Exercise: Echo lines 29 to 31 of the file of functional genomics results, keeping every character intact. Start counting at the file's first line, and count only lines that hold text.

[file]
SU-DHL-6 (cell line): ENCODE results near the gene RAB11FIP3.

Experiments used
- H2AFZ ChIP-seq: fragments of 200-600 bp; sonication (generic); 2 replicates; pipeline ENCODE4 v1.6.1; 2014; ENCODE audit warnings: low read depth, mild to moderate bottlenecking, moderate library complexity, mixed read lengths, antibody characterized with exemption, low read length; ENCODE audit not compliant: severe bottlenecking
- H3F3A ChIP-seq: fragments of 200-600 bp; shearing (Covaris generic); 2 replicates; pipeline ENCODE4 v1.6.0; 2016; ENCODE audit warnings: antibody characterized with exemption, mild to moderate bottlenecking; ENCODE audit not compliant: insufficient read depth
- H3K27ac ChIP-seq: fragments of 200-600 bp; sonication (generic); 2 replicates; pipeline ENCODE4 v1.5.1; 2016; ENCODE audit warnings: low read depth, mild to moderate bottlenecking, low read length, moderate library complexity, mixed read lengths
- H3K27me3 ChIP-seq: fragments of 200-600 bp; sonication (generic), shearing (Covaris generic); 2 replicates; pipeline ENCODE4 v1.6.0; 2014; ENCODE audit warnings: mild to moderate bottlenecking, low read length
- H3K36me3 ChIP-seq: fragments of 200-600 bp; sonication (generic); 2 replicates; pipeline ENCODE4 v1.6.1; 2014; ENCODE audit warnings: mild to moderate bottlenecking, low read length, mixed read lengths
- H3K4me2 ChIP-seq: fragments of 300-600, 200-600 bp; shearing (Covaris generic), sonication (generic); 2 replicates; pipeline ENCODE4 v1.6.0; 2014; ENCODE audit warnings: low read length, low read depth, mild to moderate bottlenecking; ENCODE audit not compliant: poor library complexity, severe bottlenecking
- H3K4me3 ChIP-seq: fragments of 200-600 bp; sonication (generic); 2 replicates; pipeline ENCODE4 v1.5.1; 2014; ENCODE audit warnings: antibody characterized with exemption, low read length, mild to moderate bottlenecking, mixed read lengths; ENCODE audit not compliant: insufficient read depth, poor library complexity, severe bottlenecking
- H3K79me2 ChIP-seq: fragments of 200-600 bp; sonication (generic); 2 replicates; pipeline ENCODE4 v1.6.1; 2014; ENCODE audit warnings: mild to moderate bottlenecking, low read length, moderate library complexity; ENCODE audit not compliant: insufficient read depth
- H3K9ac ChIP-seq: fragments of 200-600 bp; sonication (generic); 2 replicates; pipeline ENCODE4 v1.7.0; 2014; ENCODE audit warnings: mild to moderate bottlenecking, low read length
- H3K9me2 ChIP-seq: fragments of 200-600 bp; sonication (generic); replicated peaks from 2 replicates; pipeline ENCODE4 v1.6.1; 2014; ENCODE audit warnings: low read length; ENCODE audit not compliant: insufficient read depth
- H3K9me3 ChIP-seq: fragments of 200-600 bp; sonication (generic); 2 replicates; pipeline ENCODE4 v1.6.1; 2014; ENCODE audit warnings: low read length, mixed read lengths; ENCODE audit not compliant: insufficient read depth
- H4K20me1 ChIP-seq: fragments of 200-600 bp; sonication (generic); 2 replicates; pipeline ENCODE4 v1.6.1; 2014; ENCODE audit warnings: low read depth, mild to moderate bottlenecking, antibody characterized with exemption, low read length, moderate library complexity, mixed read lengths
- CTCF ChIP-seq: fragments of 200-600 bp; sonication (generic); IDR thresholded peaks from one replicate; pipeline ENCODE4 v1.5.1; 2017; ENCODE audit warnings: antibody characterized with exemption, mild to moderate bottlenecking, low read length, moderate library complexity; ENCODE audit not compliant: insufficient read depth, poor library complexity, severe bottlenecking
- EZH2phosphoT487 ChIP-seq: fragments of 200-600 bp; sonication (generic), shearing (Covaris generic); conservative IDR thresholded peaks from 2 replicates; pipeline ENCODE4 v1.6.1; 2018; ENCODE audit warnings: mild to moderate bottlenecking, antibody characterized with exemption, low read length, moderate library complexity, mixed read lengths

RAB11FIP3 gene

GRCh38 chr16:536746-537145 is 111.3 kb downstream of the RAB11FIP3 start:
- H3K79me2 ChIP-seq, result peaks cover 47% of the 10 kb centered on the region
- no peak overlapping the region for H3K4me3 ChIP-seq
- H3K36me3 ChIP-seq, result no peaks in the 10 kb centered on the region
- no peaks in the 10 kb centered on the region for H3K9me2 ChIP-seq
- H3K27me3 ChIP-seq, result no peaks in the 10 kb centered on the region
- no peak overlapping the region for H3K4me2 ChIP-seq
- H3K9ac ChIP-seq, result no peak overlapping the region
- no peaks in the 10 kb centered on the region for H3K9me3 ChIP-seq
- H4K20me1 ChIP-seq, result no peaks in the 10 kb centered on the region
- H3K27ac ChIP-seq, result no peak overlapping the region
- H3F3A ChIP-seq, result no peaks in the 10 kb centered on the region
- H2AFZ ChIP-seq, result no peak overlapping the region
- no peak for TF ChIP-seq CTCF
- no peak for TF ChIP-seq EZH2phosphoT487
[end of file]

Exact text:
- H3F3A ChIP-seq, result no peaks in the 10 kb centered on the region
- H2AFZ ChIP-seq, result no peak overlapping the region
- no peak for TF ChIP-seq CTCF